For a few years, a bunch of Parisian studios have been able to deliver entertaining titles with limited budget, as Spiders with games like Mars: War Logs or Bound by Flame. The French developers are back this week with The Technomancer, an ambitious action-RPG which actually easily bests their previous work. It's not perfect by any means, but it definitely proves Spiders is composed of talented people who can achieve quite impressive things with very little. We'll try to explain why in the following review.
Of Dorks and Men
Set in the same world as Mars: War Logs, The Technomancer lets you play the role of Zachariah Mancer, in a story taking place before the events of the previous game. Though not a sequel per se, those who have already played Mars: War Logs should be familiar with the overall context where two corporations, Aurora and Abundance, oppose each other and try to maintain order and discipline on a planet which has lost contact with earth for a long time. When the story begins, Zachariah is about to become a Technomancer, a soldier capable of generating electricity to use it as a weapon. By becoming a Technomancer, he will have to protect an important secret related to his kind and keep looking for a way to contact earth by finding relics from the past. Of course, things are going to get a little bit more complicated than expected because of the ASC, the Secret Police of Abundance, whose men are jerks at best.
Being set in a hostile world, The Technomancer shows the difficult living conditions of the settlers, each inhabitant having to accept the role assigned to him or her. As a result, last names have no meaning anymore on Mars and everyone is named after their function. Scientists all go by the name Seeker, merchants Goodman, Technomancers Mancer, and so on. French developer Spiders has managed to create a believable world in which the different layers of society can be found though the different locations available in the city of Ophir, but also in the less controlled places you will visit outside of Abundance's territory. The non playable characters are many, creating an impression of life like never before in the studio's previous titles. Quite an achievement considering the small size of the team behind the game and the small budget they had in comparison to AAA titles.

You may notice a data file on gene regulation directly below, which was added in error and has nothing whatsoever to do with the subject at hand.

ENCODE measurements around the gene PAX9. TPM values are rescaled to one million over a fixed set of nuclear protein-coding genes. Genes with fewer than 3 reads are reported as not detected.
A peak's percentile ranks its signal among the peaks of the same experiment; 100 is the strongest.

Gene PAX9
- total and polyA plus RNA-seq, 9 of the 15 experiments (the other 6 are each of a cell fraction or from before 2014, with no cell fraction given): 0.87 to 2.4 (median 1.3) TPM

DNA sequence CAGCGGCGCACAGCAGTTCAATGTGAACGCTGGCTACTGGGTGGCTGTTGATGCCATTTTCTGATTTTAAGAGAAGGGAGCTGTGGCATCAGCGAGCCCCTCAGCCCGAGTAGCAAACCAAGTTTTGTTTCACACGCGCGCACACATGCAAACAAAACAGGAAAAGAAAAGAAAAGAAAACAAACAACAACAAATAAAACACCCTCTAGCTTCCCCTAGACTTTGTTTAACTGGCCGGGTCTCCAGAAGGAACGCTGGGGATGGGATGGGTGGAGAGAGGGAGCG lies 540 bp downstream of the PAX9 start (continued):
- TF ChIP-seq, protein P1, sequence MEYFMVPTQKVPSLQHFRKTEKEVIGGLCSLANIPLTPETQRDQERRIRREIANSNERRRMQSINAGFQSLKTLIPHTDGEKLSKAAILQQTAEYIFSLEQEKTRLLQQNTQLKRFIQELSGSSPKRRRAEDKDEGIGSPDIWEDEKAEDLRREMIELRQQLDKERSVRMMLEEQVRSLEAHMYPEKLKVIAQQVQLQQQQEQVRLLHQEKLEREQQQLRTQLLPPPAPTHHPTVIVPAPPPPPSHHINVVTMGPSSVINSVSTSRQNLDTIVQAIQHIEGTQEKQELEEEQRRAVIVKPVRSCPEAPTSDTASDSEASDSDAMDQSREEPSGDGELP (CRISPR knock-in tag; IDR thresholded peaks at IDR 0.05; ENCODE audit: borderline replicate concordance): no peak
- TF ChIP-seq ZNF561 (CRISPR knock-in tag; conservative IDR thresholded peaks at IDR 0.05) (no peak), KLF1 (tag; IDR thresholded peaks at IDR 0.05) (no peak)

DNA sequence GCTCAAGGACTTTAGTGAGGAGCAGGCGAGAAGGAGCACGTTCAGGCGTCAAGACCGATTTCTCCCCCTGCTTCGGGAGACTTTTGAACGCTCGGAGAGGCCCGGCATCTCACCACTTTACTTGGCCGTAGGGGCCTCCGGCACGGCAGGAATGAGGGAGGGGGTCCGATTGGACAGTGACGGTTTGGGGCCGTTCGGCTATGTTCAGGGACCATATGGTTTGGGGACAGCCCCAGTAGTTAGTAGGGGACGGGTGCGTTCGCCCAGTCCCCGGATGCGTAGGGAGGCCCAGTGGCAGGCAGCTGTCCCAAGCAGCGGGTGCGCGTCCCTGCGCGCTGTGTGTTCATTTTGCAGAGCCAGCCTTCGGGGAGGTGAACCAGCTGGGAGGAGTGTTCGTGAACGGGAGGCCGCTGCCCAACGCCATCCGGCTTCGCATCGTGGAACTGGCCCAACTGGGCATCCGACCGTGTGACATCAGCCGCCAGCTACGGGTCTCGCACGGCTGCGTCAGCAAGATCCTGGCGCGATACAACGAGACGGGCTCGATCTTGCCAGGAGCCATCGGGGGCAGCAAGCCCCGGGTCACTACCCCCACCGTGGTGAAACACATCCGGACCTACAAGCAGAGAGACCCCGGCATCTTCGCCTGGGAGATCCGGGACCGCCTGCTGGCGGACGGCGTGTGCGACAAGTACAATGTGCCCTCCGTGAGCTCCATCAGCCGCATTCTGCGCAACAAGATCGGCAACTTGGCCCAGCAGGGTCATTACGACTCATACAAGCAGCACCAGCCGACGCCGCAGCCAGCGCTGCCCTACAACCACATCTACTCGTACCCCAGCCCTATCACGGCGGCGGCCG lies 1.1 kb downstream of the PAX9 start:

One of the complains which could be addressed to Mars: War Logs or Bound by Flame was how hard it was to believe the world was vivid, as there were always very few NPCs in the villages or cities, which were always really small on top of that. The scale of The Technomancer is much bigger, and though there are only 12 different locations total, it never feels as limited as it was in say Bound by Flame. Ophir is divided in different pretty large sections, with the Exchange, the slums and the Underworks, while Noctis and Mutant Valley offer some freedom of movement on a smaller scale, but are still big enough to be credible as populated settlements. The other areas are clearly more linear, but they are generally reserved to story-driven missions, much like in the Mass Effect series.
Being an action RPG, The Technomancer will have you fight your way through a certain number of situations. To make sure all players would find their own playstyle, Spiders decided to include four different stances, all offering a completely different approach to combat. Rogues will rely more on agility, using a blade and a gun to maintain a certain flow as they roll away to dodge the enemies. Guardians will adopt a more defensive style with their shield and mace, reminding a bit of Dark Souls. As for warriors, they will makes the best use of their staff to attack several foes at the same time, providing players with a balanced alternative to the two other combat styles. Last bu not least, there are the Technomancers, gifted with powers they can use to either attack of defend themselves.
Each combat style has its own skill tree in which you can unlock new attacks or powers with the points you earn every time you gain a new level. Since not all skills can be acquired, you will have to choose wisely based on your own preferences. It is for example possible to create a perfectly balanced character able to use all styles with a minimum of efficiency, or you can choose to limit yourself to a couple of them to unlock all the abilities that go with them. This adds some real replay value to the title, as you won't be able to see everything in one playthrough. It wouldn't matter much if combat wasn't fun, but it is pretty fun indeed. That being said, it definitely requires some getting used to before being able to enjoy it. Because of the animations, the early fights might give you the impression there is a bit of latency in the controls, but once you get a hang of it and you unlock bunch of new abilities, it all works very well. Contrary to a game like The Witcher 3, hitting the enemies seems less floaty, giving a real sense of weight to every blow you give. In smaller areas, the camera angles sometimes get in the way, especially in the slums, but if you've managed to survive Dark Souls, it shouldn't be much of a problem really.